Carter administration officials looked to the Senate yesterday as the last hope for a strong hospital cost control bill this year.

The Senate Finance Committee is to meet Friday to consider less legislation that would attempt to slow hospital cost increases by setting annual targets for the hospitals' Medicare and Medicaid costs.

Some administration official were hoping yesterday that legislation could be used to obrain a vote on the broader controls they have been seeking.

On Tuesday, the House Commerce Committee gutted an administration backed bill that would have imposed mandatory federal controls on hospital costs if, over two years, a voluntary controls program by hosptials failed to meet prescribed targets.

The bill before the Senate Finance Committee is sponsored by Sen. Herman E. Talmadge (D-Ga.), chairman of the panel's health subcommittee. Talmadge's approach has been opposed by the administration, but it is one of the few remaining vehicles left after the House committee vote.

Sen. Edward M. Kennedy (D-Mass.), who helped push an even stronger adminstration bill through the Senate Human Resources Committee last August, said Talmadge had promised him that he would join in an effort to get the issue onto the Senate floor for a vote this year.

Kennedy's bill was referred to the Senate Finance committee.

The Talmadge bill would set annual target rates for hospitals' Medicare and Medicaid costs which amount to roughly one-fourth of hospital revenues, then allow or disallow future increases, depending on how close a hospital came to its target.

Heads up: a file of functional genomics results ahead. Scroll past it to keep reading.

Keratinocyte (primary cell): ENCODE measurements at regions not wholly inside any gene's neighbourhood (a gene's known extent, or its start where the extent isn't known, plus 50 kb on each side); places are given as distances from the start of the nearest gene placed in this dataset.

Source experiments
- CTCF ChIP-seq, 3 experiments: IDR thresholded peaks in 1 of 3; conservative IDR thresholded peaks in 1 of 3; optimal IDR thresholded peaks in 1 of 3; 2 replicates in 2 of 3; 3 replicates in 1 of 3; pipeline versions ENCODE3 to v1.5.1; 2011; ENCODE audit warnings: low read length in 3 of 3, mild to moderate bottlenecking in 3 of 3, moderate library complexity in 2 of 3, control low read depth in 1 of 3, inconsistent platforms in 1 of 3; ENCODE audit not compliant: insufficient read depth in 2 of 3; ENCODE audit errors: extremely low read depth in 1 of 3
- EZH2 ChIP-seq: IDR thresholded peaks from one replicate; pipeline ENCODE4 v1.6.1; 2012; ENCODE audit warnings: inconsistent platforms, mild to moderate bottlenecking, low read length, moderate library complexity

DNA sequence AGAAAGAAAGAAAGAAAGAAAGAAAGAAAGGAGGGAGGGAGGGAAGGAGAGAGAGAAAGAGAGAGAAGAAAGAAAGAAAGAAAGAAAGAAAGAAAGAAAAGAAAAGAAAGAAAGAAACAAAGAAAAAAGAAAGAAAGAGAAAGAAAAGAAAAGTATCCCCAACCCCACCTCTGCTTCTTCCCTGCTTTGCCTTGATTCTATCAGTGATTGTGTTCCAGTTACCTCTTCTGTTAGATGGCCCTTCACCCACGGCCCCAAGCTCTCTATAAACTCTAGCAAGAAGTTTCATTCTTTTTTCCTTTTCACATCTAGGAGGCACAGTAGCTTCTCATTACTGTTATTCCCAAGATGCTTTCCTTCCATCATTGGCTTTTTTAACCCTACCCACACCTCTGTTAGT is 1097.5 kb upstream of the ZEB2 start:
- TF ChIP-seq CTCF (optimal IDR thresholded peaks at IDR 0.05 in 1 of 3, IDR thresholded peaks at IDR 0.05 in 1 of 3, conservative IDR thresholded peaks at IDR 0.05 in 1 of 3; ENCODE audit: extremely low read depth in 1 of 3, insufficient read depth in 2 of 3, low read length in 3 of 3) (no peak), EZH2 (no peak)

Some administration officials said they are urging HEW and White House leaders to try to get Talmadge and Kennedy to agree on one plan.

"It might work like this," one official said. "They could give hospitals two years to continue their present voluntary cost controls, which they claim are working. But if the voluntary effort falters, the law could automatically trigger in a mandatory plan like Talmadge's, but one applying to all hospital costs, not just Medicare and Medicaid."

The same official said, "I think Kennedy would accept that approach if the president and the secretary of HEW really pushed it."

Kennedy and Talmadge aides reported no such approaches yet.

However, Health, Education and Welfare Secretary Joseph A. Califano Jr. told a news conferenec, "Cost containment is going to be a feature of the legislative landscrape until all of us face up" to the need for it.

House Ways and Means Committee leaders said they were still uncertain whether they could win the committee votes to strengthen the bill voted out by the Commerce Committee. It would eliminate any threat of federal controls and create a federal commission to watch hospital costs and recommend action if hospitals' own cost controls fail.